William Lafayette Biggers, called Will, was the oldest in the family. he was born on September 28, 1840. Lum, whose real name was Laban Columbus, was two years younger, having been born December 31, 1842. When the Civil War came, both of them enlisted in the Confederate Army. They joined Company D, 24th Tennessee Infantry, under Captain John A. Wilson at Cave City, Kentucky. Will served as a Private and Lum as a Teamster.
Will was discharged at Bowling Green in the Fall of 1861 due to "palpitation of the heart." At this point, key facts are missing. He is said to have later joined with Nathan Bedford Forrest's forces or with General Earl Van Dorn's Cavalry. Both forces were active in the area where he lived. No doubt it was his activity during this period that could explain the reason for his murder.
A third Biggers son, whose identity is not clear joined the Union forces. He served with Stokes Federal Cavalry. While Will was home on sick leave, he decided to go to Franklin to visit his brother who was there with Stokes' troops. On May 10, 1863, shortly after this visit, a squad of eight men from Van Dorn's army, which was stationed at nearby Spring Hill, appeared at the Biggers' home. They dragged him from his home and took him to the top of Pulltight Hill where he was shot and killed. The following article appeared in the Nashville Union on July 23, 1863, and summarized the event:
"We learned yesterday of an outrage perpetrated by a squad of Van Dorn's Cavalry--a part of his bodyguard--in Williamson County on the 10th day of May last, which will add to the infamy that already attaches to the name of "Rebel Cavalry-man." On that day eight of these miscreants called at the house of Mr. Bigger, near Bethesda, 14 miles from Franklin, and called for his son, W.L. Bigger. Upon making his appearance they required him to go with them, and when about to start, he asked his brother for some tobacco, Then one of the Rebels told him he "would not want tobacco long." They took him off and in the first grove, they came to shot and killed him. A number of balls struck him, and he must have died instantly. having thus brutally murdered him, they took his horse and saddle and departed. Mr. Bigger was in his 23rd year--had been in the Revel Army, but was discharged on account of feeble health. What he was murdered for is left to conjecture. His murderers assigned no cause. it seems to have been a cold-blooded, wanton act. he has a brother in Stokes' Federal Cavalry, whom he visited at Franklin and it is supposed that this visit may have had something to do with the murder."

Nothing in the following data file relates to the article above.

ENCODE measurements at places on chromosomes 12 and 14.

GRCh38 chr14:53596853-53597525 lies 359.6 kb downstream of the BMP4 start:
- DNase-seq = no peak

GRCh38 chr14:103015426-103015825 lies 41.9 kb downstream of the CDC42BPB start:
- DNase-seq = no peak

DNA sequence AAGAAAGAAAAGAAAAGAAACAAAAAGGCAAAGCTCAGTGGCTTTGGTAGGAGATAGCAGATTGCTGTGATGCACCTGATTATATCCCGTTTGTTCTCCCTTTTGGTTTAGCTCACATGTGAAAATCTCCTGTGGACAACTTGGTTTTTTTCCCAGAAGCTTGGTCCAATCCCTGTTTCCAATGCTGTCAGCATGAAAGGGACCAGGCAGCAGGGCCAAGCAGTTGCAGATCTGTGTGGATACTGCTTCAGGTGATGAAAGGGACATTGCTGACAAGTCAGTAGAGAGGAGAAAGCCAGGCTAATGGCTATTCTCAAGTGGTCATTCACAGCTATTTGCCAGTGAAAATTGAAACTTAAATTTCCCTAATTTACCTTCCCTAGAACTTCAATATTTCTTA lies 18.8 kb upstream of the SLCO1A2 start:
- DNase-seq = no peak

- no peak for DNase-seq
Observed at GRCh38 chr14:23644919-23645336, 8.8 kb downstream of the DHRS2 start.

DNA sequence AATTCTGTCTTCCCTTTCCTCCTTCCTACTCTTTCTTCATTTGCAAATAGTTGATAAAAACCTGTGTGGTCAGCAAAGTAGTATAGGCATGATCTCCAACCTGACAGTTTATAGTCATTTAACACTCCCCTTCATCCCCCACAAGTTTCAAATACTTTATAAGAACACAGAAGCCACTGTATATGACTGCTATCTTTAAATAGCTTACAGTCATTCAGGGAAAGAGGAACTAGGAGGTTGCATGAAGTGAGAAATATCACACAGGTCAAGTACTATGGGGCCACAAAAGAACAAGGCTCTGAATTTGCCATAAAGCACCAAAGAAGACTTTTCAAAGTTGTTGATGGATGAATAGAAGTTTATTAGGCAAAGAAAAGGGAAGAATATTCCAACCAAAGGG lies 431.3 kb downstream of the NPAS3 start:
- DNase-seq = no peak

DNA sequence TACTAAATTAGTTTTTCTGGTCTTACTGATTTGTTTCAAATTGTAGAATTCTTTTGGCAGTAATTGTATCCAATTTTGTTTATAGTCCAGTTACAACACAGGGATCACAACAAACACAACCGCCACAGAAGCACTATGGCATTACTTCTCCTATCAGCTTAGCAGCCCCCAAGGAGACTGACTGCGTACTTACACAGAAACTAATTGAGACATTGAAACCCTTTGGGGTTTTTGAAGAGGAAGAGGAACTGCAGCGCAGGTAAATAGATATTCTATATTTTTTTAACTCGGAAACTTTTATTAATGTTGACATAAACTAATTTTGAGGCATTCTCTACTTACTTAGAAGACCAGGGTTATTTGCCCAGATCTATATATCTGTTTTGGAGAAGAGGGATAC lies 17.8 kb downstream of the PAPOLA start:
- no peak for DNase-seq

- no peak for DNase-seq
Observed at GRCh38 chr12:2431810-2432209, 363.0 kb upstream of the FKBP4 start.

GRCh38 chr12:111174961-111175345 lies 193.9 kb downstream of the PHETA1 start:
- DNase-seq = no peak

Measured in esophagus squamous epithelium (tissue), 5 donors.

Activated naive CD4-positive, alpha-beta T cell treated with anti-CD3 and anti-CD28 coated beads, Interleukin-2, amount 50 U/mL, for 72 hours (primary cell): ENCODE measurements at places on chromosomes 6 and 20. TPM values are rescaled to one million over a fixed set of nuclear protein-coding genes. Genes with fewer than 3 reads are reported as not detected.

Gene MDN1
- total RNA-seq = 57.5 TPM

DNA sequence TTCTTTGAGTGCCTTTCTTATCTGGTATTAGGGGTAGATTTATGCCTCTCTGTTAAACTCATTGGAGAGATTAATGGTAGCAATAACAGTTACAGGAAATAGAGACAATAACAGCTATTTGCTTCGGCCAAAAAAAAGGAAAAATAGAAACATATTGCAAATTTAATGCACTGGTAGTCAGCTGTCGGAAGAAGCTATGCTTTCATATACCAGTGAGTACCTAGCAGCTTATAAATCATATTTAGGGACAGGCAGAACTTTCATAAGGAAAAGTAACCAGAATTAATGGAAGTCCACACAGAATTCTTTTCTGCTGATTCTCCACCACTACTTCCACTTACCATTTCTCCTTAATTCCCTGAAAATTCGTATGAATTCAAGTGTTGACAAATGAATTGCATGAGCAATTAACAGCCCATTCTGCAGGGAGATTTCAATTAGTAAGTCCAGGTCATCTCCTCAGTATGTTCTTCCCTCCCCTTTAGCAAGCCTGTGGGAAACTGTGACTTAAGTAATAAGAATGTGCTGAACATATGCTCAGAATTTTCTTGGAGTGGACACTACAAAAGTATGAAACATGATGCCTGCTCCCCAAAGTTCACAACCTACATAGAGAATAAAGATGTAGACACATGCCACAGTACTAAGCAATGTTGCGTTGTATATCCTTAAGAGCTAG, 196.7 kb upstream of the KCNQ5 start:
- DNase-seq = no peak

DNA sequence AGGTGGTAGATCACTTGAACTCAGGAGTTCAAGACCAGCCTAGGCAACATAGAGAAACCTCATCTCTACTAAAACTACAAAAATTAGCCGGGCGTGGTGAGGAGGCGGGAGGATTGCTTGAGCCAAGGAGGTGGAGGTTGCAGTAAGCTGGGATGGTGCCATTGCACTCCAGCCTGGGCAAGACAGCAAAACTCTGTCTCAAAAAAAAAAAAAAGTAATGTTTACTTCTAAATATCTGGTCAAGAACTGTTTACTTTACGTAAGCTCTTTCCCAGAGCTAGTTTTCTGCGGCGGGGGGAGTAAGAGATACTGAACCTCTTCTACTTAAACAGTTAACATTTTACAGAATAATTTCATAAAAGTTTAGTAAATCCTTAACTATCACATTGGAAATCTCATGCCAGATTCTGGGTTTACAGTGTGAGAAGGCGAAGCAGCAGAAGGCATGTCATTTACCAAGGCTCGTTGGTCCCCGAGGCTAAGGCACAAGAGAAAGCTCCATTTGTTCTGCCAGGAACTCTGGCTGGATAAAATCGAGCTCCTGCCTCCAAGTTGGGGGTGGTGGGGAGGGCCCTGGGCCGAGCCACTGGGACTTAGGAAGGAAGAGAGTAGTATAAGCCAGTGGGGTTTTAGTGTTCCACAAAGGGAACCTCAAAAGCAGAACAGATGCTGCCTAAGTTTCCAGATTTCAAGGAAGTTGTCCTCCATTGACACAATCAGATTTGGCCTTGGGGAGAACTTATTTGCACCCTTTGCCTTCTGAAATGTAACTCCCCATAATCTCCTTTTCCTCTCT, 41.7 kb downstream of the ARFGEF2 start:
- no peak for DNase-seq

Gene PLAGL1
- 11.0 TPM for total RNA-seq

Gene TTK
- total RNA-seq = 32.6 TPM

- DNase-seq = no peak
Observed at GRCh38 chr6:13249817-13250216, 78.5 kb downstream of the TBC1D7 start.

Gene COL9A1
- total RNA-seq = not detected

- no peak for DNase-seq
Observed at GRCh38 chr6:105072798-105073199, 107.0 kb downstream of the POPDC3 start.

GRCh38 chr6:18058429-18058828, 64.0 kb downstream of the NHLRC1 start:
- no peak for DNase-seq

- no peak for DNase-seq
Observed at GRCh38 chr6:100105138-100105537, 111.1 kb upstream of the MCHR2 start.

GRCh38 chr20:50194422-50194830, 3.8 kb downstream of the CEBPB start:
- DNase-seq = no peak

Andrew Jackson C. and Malinda Hartley Biggers had ten children. Three of them played key roles in the events that led to the division of sympathies in the area.
Andrew Jackson C. Biggers wrote the following obituary for his son, Will:
"William L. Bigger was born in Williamson County on the 28th of September 1940 and on the 10th of May 1963
he was arrested by eight rebel soldiers. While at home quietly sleeping and torn from his brothers and
sister and carried about one mile to the place we now occupy (sic). And then brutally (sic) murdered him by
shooting him five times when taken (sic) his horse and saddle with them. Leaving him dead. He had visited
his brother and neighbors belonging to the Federal Army. While living in their lines."
AT the time that he was shot Will Biggers had a small book in his coat pocket. One-shot went through the book. It is now in the possession of Early Wray of Mt. Juliet, Tennessee.